Montgomery County planners, developers and environmental officials are debating whether the county can force builders to create ride-sharing programs in new subdivisions.

The County Council may have to step in to resolve the issue.

The County Planning board, faced with developers clambering for building permits at the same time roads were choked with traffic, began imposing ride-sharing requirements last summer. The county has the authority to do so, says Board Chairman Norman L. Christeller, under the Adequate Public Facilities Ordinance, which allows planners to deny or modify building requests if there are not enough adequate public facilities -- such as roads, sewers or schools -- to support them.

But now, months later, other county officials say the county lacks an enforcement mechanism and are proposing that the ordinance be rewritten.

A new version of the ordinance would be "a good example of the county finding a technical, legal way of carrying out a law that everyone is in favor of," said John L. Menke, director of the county Department of Enviromental Protection, which is in charge of issuing building and occupancy permits.

"Everyone," however, does not include a number of developers, who say they don't like being forced to implement ride-sharing programs and may fight the issue in court.

Christeller, for his part, said that not only does he believe the county has the power to enforce ride-sharing programs, but that the county doesn't enforce them, the Planning Board will simply stop approving developments.

The issue came to light last week when Menke voiced his doubts that ride-share programs could be enforced. The Planning Board had written him a letter in December asking him not to issue an occupancy permit to an apartment building in Germantown until he was satisfied that the owners had hired two people to create a ride-sharing program for the complex. The board had made the ride-sharing program a condition of its approval of the development, the letter stated.

Menke, who said this was the first time he was asked to enforce a ride-sharing program, sent a memo to the board last week stating that he could not legally deny an occupancy permit for that reason.

"Under the law, occupancy permits are issued when a building is proved to be safe and structurally up to standard," Menke elaborated this week. "Under the present law, we cannot be used to enforce an APF adequate public facilities condition."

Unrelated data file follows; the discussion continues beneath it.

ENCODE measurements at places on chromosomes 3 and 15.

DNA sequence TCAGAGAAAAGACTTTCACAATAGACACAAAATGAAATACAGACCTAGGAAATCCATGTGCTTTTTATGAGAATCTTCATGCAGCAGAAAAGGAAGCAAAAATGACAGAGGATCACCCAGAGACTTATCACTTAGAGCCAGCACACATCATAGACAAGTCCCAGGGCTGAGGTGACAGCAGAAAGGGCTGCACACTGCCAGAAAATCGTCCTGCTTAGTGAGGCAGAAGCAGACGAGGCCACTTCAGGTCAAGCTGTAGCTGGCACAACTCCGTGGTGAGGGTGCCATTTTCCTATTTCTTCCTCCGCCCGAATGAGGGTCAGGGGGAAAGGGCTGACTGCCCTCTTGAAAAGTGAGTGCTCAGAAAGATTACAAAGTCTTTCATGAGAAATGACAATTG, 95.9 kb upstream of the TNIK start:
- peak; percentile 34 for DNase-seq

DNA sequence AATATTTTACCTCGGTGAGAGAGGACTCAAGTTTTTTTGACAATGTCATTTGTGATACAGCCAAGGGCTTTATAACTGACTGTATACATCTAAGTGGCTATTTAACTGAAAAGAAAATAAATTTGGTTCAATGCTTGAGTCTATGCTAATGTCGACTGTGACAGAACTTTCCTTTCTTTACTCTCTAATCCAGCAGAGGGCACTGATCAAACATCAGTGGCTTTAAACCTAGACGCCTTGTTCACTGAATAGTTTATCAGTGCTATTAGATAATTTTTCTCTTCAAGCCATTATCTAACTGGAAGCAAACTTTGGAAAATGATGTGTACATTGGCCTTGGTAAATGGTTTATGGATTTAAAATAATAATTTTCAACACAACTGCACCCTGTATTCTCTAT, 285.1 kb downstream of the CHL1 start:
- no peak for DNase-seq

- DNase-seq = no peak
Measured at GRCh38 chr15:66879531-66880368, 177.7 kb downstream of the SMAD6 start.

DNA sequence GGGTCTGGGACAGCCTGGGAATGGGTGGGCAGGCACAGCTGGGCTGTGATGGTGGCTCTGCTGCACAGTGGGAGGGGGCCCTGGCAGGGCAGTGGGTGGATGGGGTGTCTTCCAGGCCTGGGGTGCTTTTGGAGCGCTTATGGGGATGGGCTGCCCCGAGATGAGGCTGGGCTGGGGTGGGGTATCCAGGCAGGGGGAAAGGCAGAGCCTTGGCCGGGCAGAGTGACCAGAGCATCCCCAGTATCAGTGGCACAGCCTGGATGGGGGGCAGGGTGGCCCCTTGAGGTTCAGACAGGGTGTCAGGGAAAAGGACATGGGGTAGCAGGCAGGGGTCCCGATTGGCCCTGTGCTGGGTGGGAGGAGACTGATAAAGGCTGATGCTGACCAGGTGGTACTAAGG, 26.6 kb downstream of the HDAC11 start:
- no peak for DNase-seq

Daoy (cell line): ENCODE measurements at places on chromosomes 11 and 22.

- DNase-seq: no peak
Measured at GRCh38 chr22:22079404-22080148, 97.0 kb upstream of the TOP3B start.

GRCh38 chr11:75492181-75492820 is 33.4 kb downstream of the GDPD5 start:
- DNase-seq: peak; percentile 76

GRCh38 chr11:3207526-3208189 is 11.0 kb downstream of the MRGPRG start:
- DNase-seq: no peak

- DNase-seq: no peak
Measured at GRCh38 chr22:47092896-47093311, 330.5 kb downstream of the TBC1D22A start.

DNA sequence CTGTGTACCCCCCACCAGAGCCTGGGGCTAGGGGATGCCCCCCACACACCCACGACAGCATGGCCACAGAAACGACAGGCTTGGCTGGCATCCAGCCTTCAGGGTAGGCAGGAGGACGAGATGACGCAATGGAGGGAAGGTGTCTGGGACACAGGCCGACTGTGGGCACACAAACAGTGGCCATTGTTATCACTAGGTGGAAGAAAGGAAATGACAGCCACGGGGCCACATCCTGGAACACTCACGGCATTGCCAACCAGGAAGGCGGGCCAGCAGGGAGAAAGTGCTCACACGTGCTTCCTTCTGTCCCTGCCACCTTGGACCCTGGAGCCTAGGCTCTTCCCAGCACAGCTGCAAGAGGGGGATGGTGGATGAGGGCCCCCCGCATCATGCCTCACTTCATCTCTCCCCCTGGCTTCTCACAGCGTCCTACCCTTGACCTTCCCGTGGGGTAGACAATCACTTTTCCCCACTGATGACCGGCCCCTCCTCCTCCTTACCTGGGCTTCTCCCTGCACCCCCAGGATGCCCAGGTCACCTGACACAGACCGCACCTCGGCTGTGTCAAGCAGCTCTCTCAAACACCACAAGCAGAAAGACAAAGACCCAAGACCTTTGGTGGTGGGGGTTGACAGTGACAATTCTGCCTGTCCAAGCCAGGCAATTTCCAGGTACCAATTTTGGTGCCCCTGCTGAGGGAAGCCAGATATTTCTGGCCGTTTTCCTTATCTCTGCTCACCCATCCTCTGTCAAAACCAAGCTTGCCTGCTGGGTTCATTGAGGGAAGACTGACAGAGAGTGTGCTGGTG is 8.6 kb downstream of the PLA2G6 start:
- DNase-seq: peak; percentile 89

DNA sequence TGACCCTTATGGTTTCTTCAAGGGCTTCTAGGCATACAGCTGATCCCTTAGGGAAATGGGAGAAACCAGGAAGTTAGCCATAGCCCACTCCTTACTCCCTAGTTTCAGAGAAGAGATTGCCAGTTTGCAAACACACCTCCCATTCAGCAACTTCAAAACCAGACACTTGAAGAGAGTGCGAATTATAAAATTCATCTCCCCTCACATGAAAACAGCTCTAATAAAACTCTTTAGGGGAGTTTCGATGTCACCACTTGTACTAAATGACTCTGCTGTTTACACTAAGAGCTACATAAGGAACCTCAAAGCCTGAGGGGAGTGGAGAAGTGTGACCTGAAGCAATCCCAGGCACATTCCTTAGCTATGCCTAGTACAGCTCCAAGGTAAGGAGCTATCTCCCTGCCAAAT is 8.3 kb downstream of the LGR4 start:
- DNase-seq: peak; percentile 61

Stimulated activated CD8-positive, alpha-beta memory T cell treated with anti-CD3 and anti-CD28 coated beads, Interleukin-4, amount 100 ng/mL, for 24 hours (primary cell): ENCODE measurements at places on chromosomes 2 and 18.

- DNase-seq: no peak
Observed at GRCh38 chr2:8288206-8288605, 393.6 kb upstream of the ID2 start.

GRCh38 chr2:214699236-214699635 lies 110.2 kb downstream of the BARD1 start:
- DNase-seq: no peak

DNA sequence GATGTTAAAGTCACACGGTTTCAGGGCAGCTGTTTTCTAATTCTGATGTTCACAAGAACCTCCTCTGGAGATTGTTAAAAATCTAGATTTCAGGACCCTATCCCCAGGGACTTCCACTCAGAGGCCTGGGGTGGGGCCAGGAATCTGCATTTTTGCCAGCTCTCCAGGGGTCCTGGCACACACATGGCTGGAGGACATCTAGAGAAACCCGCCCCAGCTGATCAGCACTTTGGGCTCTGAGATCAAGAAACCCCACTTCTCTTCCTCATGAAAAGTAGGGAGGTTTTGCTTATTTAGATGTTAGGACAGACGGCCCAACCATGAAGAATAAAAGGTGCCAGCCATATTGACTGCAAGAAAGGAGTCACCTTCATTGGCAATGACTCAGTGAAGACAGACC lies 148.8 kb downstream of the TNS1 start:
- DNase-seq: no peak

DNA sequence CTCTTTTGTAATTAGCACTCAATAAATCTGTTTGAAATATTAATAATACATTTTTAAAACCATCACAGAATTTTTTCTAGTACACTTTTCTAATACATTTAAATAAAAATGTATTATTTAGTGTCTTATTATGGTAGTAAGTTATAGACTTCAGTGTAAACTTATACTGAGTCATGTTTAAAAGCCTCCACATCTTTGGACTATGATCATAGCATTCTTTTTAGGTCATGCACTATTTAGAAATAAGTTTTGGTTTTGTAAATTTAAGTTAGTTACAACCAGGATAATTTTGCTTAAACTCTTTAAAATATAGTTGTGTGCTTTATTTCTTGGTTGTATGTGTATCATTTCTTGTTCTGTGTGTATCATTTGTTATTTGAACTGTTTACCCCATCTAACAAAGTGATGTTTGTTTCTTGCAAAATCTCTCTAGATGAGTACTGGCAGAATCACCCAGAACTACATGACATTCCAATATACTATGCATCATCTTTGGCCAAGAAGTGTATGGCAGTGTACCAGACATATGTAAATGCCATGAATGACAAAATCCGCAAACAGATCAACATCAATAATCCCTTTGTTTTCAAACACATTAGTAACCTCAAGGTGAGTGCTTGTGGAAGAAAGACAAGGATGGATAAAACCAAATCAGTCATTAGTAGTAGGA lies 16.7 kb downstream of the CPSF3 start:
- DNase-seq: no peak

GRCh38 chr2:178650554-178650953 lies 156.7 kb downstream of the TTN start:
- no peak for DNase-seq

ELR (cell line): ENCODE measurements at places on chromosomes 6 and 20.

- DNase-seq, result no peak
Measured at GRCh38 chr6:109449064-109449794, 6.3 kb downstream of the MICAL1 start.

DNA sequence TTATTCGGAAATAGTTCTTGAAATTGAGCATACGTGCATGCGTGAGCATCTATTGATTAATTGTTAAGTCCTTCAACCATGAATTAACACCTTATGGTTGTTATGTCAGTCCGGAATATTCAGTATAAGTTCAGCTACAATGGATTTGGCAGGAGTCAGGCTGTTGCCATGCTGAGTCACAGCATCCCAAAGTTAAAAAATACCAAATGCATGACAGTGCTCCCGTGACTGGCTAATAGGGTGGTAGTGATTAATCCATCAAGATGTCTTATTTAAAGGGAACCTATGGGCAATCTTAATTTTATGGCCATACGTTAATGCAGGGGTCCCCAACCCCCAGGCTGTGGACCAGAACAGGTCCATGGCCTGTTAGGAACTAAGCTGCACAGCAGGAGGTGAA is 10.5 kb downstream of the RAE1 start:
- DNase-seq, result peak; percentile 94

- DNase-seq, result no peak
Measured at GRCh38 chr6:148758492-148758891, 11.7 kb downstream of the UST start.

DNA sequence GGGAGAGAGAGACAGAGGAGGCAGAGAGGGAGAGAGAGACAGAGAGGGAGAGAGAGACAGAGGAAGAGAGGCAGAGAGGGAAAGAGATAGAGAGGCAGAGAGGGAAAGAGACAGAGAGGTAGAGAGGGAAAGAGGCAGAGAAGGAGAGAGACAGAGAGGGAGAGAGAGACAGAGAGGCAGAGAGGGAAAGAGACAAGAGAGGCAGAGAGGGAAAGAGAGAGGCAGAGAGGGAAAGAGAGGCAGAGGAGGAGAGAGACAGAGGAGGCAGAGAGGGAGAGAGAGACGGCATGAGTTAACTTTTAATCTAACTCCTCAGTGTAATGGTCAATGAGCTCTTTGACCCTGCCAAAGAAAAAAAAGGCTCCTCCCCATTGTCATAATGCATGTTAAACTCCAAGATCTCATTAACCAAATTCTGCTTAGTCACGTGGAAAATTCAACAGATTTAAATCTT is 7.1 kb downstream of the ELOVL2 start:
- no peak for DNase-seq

After receiving the memo, the Planning Board at its meeting last week deferred three development applications, said board spokesman John Hoover, because the staff had recommended that conditions be imposed on the developers under the Adequate Public Facilities Ordinance.

Hoover said the conditions usually call for the developer to either hire staff to create a ride-share program or require the developer to contact a certain number of people in the new subdivision with information about car pools and public transporatation.

"It's a good idea and as legal as it can be," said Christeller this week. "There is no way we can solve the traffic problems by paving the whole county into one big road. We have to alleviate traffic with ride-share programs and Montgomery has led the way in starting up good working models.

"If the county doesn't enforce our conditions then we'll just stop approving developments," he said. "We cannot continue to pour cars onto our roads."

Menke said he is not opposed to the ride-share conditions imposed on developers but he is not sure the county has the laws to enforce them.

"It's just time now to step back and take a look at how we can do this," said Menke, who said members of the DEP and planning staff will meet with county attorneys as soon as possible to hammer out a legal solution. He said the officials may also discuss other potential problems with the rideshare conditions, such as how to monitor its progress over the long run and ways to evaluate its success.

Assistant County Attorney Alan M. Wright said this week that county law can be rewritten to allow planners to enforce such conditions as ride-share programs. He said the law could be similar to those now in effect that require developers to improve roads and sewers as conditions of approval for their developments.

"The developer could enter into an agreement with the county with a bond, such as is done now for road improvements," said Wright. "If this contract is broken, the county could keep the bond. This way, permits would not be used as enforcement tools, contracts would."

However, area developers may well balk at that, said industry spokesmen this week.

Susan Matlick, spokesman for the Suburban Maryland Building Industry Association, which represents 800 area developers, said that developers support public transporatation and are willing to work with the county to implement ride share programs and other ideas to reduce traffic in the county.

"But it is completely unacceptable to us for them to come up with legislation that forces developers to force people into ride-sharing programs," she said. "It is impractical and would be difficult to hold up in court."

However, Wright said the county has the right to put conditions on the issuance of permits under the Adequate Public Facilities Ordinance. He said any new legislation would deal with enforcement only, although he said he did not know of any court cases in the state that have set a precedent for such enforcement.

"We are working to find a way to legally enforce these types of conditions," he said.